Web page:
Deputies said Harris had sold methamphetamine to undercover deputies and surveillance showed the convicted felon apparently attempting to sell them what he described as a “Luger” handgun. When Harris saw the arrest team move in on the vehicle where he was allegedly making the sale, he ran and deputies pursued. Video from a deputy's body camera shows at least three deputies subduing Harris. In the background, a voice can be heard yelling, “Taser, taser.” Seconds later, Bates shot Harris as deputies struggled to subdue him, immediately saying, "Oh, I shot him. I'm sorry."
|Posted on September 12, 2013 at 12:55 AM||comments (0)|
By Tami Marler, MBA
Some managers pride themselves on managing crises. Fixing problems and saving their organization from the brink of death is a badge of honor.
While crisis management is one important characteristic of an effective leader, chief executives have to ask, why are we always managing crises, and do I need a crisis manager or a more effective manager?
Often, the fact that your organization finds itself in crisis at all can be investigated back to a lack of planning and (brace yourselves) poor management. Sure, it’s important for your leaders to be lithe, spontaneous and flexible, but fly-by-the-seat-of-your-pants management will, more often than not, lead to crisis after crisis.
According to Tim Connor, CSP, an internationally-renowned crisis management, sales and leadership speaker and author, there are specific characteristics, attitudes, behaviors and philosophies inherent in companies that operate with crisis mis-management as a standard.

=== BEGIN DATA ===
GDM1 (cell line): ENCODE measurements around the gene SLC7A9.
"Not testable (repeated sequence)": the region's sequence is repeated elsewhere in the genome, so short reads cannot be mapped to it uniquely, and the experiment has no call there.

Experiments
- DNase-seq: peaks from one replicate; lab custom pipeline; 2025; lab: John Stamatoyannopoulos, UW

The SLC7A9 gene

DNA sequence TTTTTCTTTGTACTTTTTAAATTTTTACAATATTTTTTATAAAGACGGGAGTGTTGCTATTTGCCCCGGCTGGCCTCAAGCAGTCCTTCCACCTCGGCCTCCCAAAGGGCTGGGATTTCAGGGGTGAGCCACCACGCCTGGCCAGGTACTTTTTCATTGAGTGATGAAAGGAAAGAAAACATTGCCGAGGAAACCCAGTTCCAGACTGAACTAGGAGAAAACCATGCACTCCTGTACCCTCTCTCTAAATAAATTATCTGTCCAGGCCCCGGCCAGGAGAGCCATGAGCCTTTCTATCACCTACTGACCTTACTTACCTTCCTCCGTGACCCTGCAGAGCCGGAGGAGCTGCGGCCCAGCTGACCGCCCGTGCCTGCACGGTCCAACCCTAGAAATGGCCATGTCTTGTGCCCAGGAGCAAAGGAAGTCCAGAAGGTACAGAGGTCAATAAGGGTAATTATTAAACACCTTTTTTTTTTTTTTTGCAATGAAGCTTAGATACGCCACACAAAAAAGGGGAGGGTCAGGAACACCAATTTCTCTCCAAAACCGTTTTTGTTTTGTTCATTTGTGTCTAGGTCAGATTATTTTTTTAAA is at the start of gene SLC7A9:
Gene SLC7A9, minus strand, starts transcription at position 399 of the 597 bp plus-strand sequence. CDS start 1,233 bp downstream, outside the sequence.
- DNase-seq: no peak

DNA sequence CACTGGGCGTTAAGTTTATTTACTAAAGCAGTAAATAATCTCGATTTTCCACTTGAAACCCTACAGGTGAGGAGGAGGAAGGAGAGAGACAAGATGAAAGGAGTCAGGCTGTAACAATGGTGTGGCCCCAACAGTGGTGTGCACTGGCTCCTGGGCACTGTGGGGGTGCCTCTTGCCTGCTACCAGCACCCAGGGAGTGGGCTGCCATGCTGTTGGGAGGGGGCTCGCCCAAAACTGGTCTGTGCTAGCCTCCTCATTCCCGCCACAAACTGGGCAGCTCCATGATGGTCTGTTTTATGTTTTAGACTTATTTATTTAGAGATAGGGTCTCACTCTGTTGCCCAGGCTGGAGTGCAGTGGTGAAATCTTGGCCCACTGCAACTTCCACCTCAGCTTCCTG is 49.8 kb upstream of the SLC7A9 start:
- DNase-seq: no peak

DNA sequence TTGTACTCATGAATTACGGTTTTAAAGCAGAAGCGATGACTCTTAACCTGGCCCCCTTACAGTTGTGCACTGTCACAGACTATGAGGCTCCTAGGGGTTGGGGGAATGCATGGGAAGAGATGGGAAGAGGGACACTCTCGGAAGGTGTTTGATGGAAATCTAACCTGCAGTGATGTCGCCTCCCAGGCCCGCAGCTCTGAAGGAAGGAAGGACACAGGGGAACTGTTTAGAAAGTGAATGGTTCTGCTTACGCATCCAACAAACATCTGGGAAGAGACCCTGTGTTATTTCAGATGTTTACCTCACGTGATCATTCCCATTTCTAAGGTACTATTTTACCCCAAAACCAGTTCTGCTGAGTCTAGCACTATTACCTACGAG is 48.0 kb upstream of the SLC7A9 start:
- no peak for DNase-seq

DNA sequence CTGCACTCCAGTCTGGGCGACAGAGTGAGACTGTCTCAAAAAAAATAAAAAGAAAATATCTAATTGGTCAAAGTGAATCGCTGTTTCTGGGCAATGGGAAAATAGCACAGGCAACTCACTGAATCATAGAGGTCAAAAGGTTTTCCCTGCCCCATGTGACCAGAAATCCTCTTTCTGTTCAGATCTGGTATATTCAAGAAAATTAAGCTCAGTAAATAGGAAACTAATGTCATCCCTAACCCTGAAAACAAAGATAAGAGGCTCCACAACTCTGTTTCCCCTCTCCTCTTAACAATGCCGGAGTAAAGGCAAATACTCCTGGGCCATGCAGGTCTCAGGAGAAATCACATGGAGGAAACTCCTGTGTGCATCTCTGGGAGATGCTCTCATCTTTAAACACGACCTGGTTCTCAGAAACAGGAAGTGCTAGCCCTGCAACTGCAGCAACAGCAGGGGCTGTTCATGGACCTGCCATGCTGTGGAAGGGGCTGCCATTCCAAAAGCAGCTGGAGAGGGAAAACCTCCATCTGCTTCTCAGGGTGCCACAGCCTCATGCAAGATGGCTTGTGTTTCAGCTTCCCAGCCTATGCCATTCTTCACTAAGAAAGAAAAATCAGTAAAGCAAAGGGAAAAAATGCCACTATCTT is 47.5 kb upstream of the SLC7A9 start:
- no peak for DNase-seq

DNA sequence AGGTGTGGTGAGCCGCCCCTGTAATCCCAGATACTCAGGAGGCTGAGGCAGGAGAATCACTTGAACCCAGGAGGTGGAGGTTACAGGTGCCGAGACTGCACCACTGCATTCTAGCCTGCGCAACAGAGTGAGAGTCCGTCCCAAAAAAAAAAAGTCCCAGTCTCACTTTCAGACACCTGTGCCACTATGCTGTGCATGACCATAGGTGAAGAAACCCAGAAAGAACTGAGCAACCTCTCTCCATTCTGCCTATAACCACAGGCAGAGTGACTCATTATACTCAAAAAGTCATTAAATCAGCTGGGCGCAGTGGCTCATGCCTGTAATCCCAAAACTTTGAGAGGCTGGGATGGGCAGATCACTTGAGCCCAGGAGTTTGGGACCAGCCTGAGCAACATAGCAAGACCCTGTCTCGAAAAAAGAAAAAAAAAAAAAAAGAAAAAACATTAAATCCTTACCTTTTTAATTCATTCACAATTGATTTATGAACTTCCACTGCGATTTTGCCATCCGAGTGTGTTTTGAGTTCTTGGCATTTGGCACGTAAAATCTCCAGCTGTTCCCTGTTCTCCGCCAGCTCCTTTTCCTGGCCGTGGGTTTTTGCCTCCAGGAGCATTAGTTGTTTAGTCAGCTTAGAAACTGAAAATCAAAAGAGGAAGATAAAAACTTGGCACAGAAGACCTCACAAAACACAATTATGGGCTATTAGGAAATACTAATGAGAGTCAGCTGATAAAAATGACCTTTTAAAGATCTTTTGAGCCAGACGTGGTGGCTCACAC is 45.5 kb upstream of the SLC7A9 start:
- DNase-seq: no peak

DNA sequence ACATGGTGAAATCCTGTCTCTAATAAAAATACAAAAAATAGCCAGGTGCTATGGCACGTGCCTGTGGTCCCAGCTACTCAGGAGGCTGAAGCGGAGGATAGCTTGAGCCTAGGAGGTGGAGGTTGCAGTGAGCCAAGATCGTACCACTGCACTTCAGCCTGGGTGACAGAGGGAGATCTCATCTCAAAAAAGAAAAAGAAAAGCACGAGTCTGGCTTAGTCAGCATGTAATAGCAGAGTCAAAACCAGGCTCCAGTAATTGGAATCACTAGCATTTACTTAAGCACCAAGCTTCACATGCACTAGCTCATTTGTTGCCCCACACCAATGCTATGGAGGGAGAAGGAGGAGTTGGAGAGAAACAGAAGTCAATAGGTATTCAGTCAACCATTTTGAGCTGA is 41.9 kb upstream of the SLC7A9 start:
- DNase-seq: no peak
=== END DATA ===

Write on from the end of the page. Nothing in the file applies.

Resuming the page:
Following is Connor’s list:
- A heavy top-down corporate culture when it comes to information flow.
- Organizations where everyone consistently has too much on their plate.
- Senior management or ownership that has their ego too vested in outcomes.
- Poor communication throughout the organization.
- High turnover at the mid and lower levels in the organization.
- Poor employee morale.
- Organizations that have excessive politics throughout.
- Organizations that are more concerned with who rather than what.
- Organizations that reward incompetence rather than performance.
- A lack of confidence, skill or experience on the part of managers and executives.
- Unclear and/or poorly communicated goals, objectives and corporate direction.
- Employees and/or managers that are insecure or lack a positive self-image.
- A lack of accountability or organization discipline.
Connor summarizes the above characteristics into five major contributors: Ego, ignorance, arrogance, politics and communication style. Businesses that operate with these five attributes as driving forces find themselves with poor employee morale, no trust among managers and line staff, high turnover, low accountability, customer base erosion and clueless management.
So, what do you do if your organization is caught up in a whirlwind of crisis management? Following is a list of recommendations that will help you minimize the chaos and ensure your leaders are spending their time on things that keep your company in forward motion:
- Develop a strategic plan with clearly-defined vision, mission and core goals. Have every employee participate in the planning process and make sure every employee—from the top down—understands his/her role in ensuring the strategic plan is followed.
- Examine incentive-based pay with individual and group milestones tied to the strategic plan and the company’s measures of success.
- Make the incentive program and an abbreviated version of the strategic plan available to all employees. Include it in new employee orientations, employee evaluations and all messages to staff.